Over the last two weeks, we have heard of at least four new reports of either Palmer amaranth or its close relative waterhemp. Most of these reports are coming out of the southeastern region of the state in situations where glyphosate did not control targeted pigweed species and now some of these plants are more than 3 feet tall and beginning to flower. Most of these are failures in soybean, but one incident late last week was in established alfalfa.

In this particular situation the farmer noticed the problem earlier in the summer, applied Gramoxone after second cutting which appeared to do a good job controlling emerged plants. Low and behold, at third cutting, the field was loaded again with emerged plants. This is very concerning as we would assume that established alfalfa that is cut every 30 plus days might be a good management strategy for pigweed control. The farmer is going to treat again with Gramoxone after third cutting, but will add the residual herbicide Prowl to the mix.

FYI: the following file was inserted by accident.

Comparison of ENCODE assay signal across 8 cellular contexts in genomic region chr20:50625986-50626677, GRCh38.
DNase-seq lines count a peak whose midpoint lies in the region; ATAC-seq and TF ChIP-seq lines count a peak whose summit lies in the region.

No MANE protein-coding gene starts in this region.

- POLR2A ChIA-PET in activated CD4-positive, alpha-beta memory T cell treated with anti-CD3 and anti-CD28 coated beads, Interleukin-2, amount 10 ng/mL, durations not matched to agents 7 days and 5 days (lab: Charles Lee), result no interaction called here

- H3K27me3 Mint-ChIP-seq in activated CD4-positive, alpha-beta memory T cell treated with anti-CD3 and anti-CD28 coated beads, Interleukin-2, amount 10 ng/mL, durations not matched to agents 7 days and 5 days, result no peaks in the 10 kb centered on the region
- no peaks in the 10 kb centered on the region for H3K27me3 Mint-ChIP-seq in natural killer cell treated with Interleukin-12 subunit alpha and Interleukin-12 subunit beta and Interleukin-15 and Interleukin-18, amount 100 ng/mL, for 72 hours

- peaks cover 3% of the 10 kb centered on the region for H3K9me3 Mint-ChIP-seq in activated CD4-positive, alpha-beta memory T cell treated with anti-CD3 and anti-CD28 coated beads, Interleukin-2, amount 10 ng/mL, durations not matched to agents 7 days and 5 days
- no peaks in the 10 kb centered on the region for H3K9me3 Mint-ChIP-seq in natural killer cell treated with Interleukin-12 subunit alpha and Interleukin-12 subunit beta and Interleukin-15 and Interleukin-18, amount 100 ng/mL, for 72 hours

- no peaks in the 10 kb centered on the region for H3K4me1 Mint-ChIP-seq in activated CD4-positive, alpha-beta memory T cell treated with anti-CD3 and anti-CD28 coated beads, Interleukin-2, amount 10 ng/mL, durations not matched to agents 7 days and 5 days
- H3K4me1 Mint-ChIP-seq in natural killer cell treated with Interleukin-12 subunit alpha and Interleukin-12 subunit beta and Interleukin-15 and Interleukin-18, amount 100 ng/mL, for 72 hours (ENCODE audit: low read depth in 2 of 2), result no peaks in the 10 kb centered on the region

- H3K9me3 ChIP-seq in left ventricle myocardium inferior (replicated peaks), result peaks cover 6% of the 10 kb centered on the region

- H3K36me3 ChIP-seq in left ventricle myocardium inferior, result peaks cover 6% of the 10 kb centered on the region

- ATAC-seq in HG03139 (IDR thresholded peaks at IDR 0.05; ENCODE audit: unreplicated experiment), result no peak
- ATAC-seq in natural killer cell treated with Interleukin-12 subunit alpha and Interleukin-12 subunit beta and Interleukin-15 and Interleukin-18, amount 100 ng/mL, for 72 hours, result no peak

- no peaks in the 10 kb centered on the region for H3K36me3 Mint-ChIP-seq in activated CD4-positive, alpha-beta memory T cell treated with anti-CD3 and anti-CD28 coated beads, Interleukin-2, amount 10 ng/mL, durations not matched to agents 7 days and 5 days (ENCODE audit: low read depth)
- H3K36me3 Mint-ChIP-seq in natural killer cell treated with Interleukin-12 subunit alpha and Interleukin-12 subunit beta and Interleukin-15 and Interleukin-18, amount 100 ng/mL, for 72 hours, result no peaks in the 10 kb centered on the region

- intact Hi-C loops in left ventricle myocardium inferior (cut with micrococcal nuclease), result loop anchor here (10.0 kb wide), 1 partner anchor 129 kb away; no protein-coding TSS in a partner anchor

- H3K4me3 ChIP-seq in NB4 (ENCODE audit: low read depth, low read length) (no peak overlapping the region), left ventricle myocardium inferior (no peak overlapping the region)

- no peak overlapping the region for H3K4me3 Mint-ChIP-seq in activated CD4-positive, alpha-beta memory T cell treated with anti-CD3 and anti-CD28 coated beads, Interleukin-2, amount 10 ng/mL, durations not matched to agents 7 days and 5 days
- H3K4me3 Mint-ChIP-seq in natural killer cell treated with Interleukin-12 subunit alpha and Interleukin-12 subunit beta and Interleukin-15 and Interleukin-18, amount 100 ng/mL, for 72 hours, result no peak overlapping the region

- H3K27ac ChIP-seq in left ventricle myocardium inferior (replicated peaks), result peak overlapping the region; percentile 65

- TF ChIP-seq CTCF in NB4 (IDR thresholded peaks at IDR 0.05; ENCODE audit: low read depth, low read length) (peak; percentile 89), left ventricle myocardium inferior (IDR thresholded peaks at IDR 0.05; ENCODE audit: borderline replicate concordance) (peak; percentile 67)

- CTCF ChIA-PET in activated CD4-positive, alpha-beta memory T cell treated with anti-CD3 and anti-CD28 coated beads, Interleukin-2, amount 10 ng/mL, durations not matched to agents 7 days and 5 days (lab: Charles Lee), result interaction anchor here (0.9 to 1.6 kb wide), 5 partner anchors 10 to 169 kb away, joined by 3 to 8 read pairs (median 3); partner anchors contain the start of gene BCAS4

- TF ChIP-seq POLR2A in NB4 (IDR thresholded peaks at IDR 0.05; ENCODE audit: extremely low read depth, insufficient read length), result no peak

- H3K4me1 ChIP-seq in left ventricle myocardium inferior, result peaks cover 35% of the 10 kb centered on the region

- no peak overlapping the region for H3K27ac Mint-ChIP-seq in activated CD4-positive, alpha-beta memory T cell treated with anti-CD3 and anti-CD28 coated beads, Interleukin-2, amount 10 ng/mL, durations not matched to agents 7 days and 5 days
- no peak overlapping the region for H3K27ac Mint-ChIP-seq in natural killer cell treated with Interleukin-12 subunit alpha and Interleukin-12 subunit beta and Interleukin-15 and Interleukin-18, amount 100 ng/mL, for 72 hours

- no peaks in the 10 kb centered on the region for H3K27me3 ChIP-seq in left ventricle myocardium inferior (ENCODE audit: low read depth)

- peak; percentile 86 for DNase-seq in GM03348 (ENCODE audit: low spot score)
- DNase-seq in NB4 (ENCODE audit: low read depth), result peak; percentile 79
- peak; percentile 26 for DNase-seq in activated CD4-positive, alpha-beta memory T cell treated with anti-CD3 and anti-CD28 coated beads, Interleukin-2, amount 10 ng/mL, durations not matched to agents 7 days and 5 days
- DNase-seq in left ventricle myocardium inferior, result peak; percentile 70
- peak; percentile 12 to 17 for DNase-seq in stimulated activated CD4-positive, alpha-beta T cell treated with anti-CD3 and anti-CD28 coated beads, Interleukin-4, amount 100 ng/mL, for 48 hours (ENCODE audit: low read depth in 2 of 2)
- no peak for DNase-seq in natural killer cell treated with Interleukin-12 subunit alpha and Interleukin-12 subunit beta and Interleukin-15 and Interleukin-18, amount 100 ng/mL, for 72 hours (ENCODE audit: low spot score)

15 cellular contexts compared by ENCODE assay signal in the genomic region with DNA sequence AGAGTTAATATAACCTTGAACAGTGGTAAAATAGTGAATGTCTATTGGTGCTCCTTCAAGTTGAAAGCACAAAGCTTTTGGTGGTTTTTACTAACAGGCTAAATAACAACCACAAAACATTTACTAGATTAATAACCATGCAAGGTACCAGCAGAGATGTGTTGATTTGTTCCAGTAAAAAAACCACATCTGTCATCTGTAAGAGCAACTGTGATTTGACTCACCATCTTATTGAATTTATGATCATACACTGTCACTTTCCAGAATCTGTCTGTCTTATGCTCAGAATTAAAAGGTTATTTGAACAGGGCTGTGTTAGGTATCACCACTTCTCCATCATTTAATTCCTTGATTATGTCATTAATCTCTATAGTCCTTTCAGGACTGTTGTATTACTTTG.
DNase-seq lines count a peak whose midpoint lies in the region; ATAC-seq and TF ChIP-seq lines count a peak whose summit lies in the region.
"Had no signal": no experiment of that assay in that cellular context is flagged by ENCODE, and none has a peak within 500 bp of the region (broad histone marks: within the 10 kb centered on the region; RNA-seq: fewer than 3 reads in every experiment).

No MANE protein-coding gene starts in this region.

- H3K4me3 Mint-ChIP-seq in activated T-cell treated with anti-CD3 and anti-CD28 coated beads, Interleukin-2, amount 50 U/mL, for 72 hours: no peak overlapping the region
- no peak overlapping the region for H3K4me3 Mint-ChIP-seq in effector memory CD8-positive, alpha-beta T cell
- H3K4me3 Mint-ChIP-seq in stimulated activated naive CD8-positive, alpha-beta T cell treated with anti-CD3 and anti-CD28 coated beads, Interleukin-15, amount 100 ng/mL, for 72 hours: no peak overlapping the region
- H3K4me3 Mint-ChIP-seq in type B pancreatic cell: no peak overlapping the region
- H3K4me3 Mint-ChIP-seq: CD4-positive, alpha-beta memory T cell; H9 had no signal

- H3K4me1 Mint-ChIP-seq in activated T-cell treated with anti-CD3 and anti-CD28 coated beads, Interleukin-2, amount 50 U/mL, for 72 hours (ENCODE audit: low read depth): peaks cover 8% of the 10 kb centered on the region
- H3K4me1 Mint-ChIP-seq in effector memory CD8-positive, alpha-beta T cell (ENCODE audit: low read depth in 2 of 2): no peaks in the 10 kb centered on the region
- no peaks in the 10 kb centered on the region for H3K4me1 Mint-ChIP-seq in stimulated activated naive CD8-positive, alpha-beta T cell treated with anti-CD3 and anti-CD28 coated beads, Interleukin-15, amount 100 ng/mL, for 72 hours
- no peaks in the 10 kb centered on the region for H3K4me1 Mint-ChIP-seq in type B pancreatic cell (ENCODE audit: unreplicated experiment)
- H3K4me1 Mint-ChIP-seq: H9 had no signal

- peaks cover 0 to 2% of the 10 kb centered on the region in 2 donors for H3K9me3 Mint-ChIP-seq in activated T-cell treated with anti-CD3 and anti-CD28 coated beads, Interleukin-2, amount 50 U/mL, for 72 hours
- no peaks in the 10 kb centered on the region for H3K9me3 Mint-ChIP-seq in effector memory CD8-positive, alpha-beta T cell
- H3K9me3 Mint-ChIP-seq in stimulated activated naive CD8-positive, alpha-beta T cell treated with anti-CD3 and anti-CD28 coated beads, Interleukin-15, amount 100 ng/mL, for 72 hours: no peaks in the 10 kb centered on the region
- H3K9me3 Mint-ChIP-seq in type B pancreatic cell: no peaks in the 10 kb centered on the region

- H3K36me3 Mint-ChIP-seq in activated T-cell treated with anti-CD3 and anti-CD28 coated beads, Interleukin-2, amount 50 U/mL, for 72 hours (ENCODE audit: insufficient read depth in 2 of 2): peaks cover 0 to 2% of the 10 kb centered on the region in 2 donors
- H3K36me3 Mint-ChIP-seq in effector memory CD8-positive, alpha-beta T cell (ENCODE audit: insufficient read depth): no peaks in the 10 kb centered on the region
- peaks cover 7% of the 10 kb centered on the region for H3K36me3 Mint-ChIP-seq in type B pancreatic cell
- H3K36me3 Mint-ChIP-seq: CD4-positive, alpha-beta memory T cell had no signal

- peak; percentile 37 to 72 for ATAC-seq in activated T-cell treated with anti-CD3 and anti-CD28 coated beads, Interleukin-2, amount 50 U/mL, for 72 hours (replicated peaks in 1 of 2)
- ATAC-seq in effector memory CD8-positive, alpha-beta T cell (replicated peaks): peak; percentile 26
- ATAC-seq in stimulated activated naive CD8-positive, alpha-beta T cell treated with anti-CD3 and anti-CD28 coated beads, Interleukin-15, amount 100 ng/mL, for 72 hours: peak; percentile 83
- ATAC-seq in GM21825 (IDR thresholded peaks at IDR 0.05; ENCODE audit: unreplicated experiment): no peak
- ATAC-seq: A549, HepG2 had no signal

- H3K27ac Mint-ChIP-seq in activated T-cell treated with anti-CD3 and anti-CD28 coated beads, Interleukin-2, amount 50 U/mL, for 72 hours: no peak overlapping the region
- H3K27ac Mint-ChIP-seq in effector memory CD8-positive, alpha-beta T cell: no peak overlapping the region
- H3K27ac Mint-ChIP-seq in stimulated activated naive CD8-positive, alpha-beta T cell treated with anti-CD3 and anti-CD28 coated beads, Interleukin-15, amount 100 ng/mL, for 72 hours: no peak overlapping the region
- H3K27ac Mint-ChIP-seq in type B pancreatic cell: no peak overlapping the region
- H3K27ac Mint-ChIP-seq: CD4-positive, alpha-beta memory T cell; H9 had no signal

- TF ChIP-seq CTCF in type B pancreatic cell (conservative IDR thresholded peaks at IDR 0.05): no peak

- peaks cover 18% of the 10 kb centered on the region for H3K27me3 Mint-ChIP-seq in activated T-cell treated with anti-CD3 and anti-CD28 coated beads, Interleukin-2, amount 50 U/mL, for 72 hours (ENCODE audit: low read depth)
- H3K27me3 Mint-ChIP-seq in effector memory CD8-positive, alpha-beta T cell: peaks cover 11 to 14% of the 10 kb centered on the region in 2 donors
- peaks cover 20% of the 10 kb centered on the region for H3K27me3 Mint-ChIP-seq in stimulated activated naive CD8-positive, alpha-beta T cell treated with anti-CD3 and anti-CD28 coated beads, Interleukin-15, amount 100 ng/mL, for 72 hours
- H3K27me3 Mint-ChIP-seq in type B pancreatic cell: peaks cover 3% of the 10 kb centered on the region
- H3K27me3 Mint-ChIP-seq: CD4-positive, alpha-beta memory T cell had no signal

A paper by Putmam et al. from Kansas State University at the 2013 Weed Science Society Annual Meeting in Baltimore compared a number of dormant and in-between cutting herbicides for control of Palmer amaranth in alfalfa. In this research, Palmer amaranth began emerging on May 1 with 20% cumulative emergence by June 3, 80% by July 8, and 100% emergence by Aug. 5.

This demonstrates how late into the summer this weed can emerge and the need for residual control. In this study, the best late-season Palmer amaranth control was achieved with sequential treatments that included flumioxaxin or diuron. Flumioxazin for alfalfa is sold under the trade name Chateau and must be applied either during the dormant period or as soon as possible after cutting and removing alfalfa to minimize potential injury. Diuron is sold under the tradename Karmex and is not commonly used in alfalfa in our region. 

Several other treatments provided good early-season Palmer amaranth control, but control diminished as the season progressed. This reminds us that Palmer amaranth emerges throughout the growing season and therefore, sequential herbicide treatments with good residual activity may be necessary for season-long control.